Weekly News Roundup

Gap Slim cropped khaki pantsLiking these posts? Follow us on Twitter or like us on Facebook — this is the edited version of what we’re reading! (We also Tweet if we hear about a good sale through our CorporetteDeals Twitter feed.)
The NYT wonders how a pair of khakis can cost $550.  (We haven’t worn khakis in a while, but would probably just head to the Gap if we were looking for a pair.  Pictured:  Slim cropped khaki pants, available at Gap.comin regular, petites and talls for $49.50.)
– A great article in Real Simple discusses the “numbers to live by” — what number your blood pressure should be, your cholesterol, and so forth.
The NYT investigates whether women need different financial advice than men.
– For all of those out there conducting interviews, the WSJ has some interesting interview questions for you to ask. (Jobseekers, we’d also suggest you read the article, to think about how you might answer the Qs!)
– Finally, Facebook recently made a lot of changes to its privacy policies.  We recommend two articles:  How to Delete Facebook Applications (and Why You Should), as well as one on How to Opt Out of Facebook’s Instant Personalization.

Many thanks to this week’s advertisers:
– AK Anne Klein
– Carissa Rose
– MySkins
– MyDesignGuide.com
– As well as our advertisers through BlogAds!

Comments

  1. I posted this in the comments earlier this week, but am still looking for feedback:

    I am heading to my ten-year college reunion in a little over a month. I am also in the process of trying to find a new job. I attended a fairly elite east-coast college ( I say this for clothing-related background), and there is a good chance that some of my classmates will be working in the field I am interested in. So, in addition to the usual concern of just wanting to look good at a reunion, I also really would like to make a good impression on the people around me, many of whom have been quite successful since graduation. So I’m definitely feeling the pressure — I’d like to know I look good enough that I can just forget about what I’m wearing, and enjoy catching up with people and work on making new contacts. Most of the events are casual, except for an opening cocktail party. I am wondering what on earth to wear, both for the cocktail party, and for the rest of the events. I mildly panic every time I think about this.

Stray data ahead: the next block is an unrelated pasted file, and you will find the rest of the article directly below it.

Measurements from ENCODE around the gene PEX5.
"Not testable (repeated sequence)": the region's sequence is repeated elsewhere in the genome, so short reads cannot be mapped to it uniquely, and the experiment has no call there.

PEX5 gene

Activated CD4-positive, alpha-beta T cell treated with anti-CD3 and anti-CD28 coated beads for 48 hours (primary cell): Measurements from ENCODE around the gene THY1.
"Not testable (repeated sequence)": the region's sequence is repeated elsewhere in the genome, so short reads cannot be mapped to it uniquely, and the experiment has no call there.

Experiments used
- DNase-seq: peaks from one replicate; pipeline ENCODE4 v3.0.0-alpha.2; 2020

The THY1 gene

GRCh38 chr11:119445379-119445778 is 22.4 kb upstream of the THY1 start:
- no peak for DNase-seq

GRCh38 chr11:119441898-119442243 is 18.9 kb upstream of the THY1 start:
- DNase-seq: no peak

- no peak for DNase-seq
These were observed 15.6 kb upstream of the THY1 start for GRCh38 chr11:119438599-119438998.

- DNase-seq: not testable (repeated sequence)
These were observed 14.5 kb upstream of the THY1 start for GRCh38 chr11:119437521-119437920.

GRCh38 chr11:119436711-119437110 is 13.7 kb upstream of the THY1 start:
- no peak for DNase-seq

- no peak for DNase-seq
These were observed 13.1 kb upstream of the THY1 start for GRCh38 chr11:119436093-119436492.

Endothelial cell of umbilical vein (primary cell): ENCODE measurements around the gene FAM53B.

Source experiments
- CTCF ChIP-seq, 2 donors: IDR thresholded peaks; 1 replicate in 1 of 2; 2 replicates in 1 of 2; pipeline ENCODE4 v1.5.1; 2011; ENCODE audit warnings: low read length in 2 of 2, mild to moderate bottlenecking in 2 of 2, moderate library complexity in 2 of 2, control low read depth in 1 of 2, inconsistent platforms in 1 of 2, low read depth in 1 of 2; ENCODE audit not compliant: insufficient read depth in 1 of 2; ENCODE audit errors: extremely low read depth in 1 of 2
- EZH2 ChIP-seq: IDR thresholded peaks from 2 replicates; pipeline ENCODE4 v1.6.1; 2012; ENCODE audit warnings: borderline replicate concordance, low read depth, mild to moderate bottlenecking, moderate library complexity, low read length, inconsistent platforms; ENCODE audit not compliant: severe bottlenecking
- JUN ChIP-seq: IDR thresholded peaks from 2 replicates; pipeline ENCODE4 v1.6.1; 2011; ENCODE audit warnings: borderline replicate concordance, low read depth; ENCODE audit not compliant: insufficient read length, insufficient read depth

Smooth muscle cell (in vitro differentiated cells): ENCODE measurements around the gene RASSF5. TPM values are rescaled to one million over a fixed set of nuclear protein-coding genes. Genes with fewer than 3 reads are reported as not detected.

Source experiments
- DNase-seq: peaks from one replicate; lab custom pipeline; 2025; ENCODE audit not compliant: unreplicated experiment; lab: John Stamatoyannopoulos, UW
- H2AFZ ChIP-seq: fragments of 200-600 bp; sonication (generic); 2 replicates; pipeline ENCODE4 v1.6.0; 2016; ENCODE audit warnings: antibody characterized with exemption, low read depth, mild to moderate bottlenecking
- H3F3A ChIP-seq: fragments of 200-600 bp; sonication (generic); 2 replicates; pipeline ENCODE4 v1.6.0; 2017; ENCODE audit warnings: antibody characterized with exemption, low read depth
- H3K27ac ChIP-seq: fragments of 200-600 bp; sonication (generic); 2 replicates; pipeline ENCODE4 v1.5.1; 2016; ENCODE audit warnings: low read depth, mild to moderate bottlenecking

I would love to know what folks suggest for the 10 year reunion, and whether you have advice particular to this kind of “sort of social, sort of networking situation.”

    And thank you to the three people who responded originally!

  2. For the cocktail party, don’t get too dressed-up. Wear a longish silk dress – a print is nice, if small and neat or if geometric. Wear nice jewelry. Pay attention to a really good haircut above the shoulder length. Wear nice pumps, no open toe. For casual events, wear tan cotton pants, nice polo shirts, nice jackets. Flat shoes, not sandals. Good handbag. Wear a smile.

  3. I don’t have much helpful substantive advice, but I do recommend moving this question to the open thread. There are literally hundreds of people reading and commenting there each weekend. Suspect this round-up will not get many people clicking through to read your question.

    If I were networking at a casual event, I would wear jeans/khakis, an appropriate dressy yet colorful T-shirt (see the thread below), “real” jewelry, and a dark-colored well-fitted blazer. At cocktails, I would wear something conservative — something I would be comfortable wearing in front of my current colleagues. I would be very careful about alcohol intake.

  4. We want you to relax and enjoy yourself and be at your best for networking. That is why we strongly recommend a LBD, Little Black Dress, pumps, small bag and a wrap or cardigan to the Cocktail Party. If you need some specific suggestions, would be happy to send them along. For a casual look,
    we like the GAP khaki’s with a white shirt, belt and either a soft blazer or a cardigan and ballet flats. A cotton shirt-dress would also be a great casual choice. Carry a tote for water, and any hand-out that you will receive. Don’t forget to check the weather before you go.